Preparing for VELT

VELT is a proficiency test. This means it tests how competent you are in mastering aspects of English grammar and vocabulary. Although you should be able to pass VELT without extensive preparation, you might nevertheless want to practise before taking the test.

Below, you can find a list of books and activities that should help you get fit for the VELT. You will be using many of these books in the language courses further in you academic career at the Department. All of them are available in the departmental library.

For more information about the test format as well as some sample questions, please click here.

Practising for VELT

Any practice or preparation you do for VELT is useful. You should, though, be aware that being competent in English is not about demonstrating knowledge in grammar and vocabulary, but being able to apply this knowledge appropriately according to situational needs.


  • Any monolingual, encyclopaedic English dictionary for foreign learners
    e.g. Collins Cobuild English Language Dictionary
  • Choice of handbooks of English usage
    • Swan, M. 2005.Practical English Usage (3rd edition). Oxford: OUP.
    • Collins Cobuild. 2012. English Usage. (3rd edition). Glasgow: Harper Collins.
  • Choice of self-study grammar books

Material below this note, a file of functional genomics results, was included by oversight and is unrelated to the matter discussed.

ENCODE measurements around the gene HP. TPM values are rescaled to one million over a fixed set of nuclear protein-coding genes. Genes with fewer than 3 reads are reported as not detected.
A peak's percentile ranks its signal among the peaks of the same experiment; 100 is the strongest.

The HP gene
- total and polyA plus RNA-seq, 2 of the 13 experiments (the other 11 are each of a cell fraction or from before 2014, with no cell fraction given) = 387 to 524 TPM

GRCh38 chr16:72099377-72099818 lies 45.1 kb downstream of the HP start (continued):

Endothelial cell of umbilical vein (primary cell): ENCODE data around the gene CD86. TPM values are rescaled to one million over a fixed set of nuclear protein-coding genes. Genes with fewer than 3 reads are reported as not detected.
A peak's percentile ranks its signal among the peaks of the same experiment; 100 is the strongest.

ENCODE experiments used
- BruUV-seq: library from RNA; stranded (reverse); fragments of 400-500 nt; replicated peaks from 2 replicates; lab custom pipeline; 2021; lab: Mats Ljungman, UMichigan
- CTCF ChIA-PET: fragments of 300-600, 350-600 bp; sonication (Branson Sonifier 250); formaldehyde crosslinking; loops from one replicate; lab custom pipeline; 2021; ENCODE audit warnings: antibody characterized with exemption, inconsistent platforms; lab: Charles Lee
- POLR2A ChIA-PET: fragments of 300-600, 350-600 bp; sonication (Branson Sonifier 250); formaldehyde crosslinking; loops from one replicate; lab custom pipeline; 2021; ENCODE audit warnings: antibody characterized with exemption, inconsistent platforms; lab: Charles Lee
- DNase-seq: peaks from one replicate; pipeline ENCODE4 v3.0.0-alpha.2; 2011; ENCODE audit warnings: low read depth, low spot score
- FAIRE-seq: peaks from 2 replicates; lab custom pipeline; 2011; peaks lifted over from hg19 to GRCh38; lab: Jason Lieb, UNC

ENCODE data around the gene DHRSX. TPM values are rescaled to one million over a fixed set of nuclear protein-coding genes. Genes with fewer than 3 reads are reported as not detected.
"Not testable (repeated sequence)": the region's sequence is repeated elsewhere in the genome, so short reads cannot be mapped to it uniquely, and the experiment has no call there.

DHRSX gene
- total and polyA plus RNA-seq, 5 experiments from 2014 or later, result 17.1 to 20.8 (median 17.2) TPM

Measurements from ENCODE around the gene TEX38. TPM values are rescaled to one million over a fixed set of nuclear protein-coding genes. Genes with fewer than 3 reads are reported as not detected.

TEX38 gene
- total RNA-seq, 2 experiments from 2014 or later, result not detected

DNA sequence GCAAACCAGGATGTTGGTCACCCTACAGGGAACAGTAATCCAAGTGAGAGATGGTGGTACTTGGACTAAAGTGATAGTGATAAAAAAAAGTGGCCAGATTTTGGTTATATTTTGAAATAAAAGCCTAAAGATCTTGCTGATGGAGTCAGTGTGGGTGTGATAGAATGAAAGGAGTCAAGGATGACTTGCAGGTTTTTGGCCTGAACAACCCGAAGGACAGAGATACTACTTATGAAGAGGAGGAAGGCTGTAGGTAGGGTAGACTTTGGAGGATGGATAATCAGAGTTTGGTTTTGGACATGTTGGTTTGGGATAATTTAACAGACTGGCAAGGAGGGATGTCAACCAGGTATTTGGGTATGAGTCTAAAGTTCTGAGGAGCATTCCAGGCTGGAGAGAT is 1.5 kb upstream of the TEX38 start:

• Downing, Angela; Locke, Philip. 2006. A University Course in English Grammar. (2nd edition). Abingdon: Routledge.
    • Hewings, Martin. 2013. Advanced Grammar in Use with answers and CD-Rom. (3rd edition Cambridge: CUP.
    • Huddleston, R; Pullum, G.K. 2005. A Student’s Introduction to English Grammar. Cambridge: CUP.
    • Swan, Michael; Walter, Catherine. 1997. How English Works. Oxford: OUP. (This book contains a test which should give you an idea of the grammar chapters you ought to revise)
  • Self-study vocabulary books (all CUP)
    • McCarthy, Michael; O’Dell, Felicity. 2001. English Vocabulary in Use, Upper Intermediate, (2nd edition). Cambridge: CUP.
    • McCarthy, Michael; O’Dell, Felicity. 2002. English Vocabulary in Use, Advanced.
    • McCarthy, Michael; O’Dell, Felicity. 2008. Academic Vocabulary in Use.
  • Choice of collocation dictionaries
    • Oxford Collocation Dictionary for Students of English. 2009. Oxford: OUP.
    • Hill, J.; Lewis, Michael. 1997. Dictionary of Selected Collocations. London: LTP.
    • Benson, Morton, et al. 2010. The BBI Combinatory Dictionary of English: Your guide to collocations and grammar. (3rd edition). Amsterdam: John Benjamins.


  • Listen regularly, e.g. to the news, and make a note of unfamiliar words or structures. Look them up in a monolingual dictionary and study the information given.
  • Read extensively, e.g. quality newspapers or magazine articles. Again make a note of new words and phrases and revise them on a regular basis.
  • Practise new words and phrases regularly using learning strategies (such as revising before going to bed).
  • Practise test taking, for example on the internet.
  • Learn to devise your own multiple choice tests. This way you will become more aware of the choices presented to you in a specific task.